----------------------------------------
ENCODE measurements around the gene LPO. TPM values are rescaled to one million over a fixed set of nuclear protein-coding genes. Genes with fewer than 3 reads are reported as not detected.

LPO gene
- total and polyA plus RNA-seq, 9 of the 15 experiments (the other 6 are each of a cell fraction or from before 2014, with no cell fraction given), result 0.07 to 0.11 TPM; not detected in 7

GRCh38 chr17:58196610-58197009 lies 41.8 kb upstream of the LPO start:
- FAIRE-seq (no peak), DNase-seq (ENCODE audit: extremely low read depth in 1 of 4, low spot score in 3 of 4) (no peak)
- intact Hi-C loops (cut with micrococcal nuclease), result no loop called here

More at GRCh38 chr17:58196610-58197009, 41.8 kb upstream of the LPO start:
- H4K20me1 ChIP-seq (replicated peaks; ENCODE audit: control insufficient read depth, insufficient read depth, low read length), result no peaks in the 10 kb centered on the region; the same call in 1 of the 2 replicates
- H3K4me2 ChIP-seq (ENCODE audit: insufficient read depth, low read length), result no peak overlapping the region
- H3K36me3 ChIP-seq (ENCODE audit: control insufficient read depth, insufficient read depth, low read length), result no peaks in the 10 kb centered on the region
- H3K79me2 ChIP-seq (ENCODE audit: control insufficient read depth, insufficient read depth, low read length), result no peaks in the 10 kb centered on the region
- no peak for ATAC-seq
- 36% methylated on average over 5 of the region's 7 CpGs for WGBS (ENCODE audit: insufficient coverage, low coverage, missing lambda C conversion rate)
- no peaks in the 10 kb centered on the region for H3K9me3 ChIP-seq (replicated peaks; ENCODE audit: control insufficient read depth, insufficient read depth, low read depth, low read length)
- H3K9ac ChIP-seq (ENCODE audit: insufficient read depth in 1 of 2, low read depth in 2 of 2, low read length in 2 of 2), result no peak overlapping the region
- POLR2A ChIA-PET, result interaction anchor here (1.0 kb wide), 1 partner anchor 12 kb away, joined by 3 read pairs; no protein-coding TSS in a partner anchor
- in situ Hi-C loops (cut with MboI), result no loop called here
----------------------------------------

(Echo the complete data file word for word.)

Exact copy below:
ENCODE measurements around the gene LPO. TPM values are rescaled to one million over a fixed set of nuclear protein-coding genes. Genes with fewer than 3 reads are reported as not detected.

LPO gene
- total and polyA plus RNA-seq, 9 of the 15 experiments (the other 6 are each of a cell fraction or from before 2014, with no cell fraction given), result 0.07 to 0.11 TPM; not detected in 7

GRCh38 chr17:58196610-58197009 lies 41.8 kb upstream of the LPO start:
- FAIRE-seq (no peak), DNase-seq (ENCODE audit: extremely low read depth in 1 of 4, low spot score in 3 of 4) (no peak)
- intact Hi-C loops (cut with micrococcal nuclease), result no loop called here

More at GRCh38 chr17:58196610-58197009, 41.8 kb upstream of the LPO start:
- H4K20me1 ChIP-seq (replicated peaks; ENCODE audit: control insufficient read depth, insufficient read depth, low read length), result no peaks in the 10 kb centered on the region; the same call in 1 of the 2 replicates
- H3K4me2 ChIP-seq (ENCODE audit: insufficient read depth, low read length), result no peak overlapping the region
- H3K36me3 ChIP-seq (ENCODE audit: control insufficient read depth, insufficient read depth, low read length), result no peaks in the 10 kb centered on the region
- H3K79me2 ChIP-seq (ENCODE audit: control insufficient read depth, insufficient read depth, low read length), result no peaks in the 10 kb centered on the region
- no peak for ATAC-seq
- 36% methylated on average over 5 of the region's 7 CpGs for WGBS (ENCODE audit: insufficient coverage, low coverage, missing lambda C conversion rate)
- no peaks in the 10 kb centered on the region for H3K9me3 ChIP-seq (replicated peaks; ENCODE audit: control insufficient read depth, insufficient read depth, low read depth, low read length)
- H3K9ac ChIP-seq (ENCODE audit: insufficient read depth in 1 of 2, low read depth in 2 of 2, low read length in 2 of 2), result no peak overlapping the region
- POLR2A ChIA-PET, result interaction anchor here (1.0 kb wide), 1 partner anchor 12 kb away, joined by 3 read pairs; no protein-coding TSS in a partner anchor
- in situ Hi-C loops (cut with MboI), result no loop called here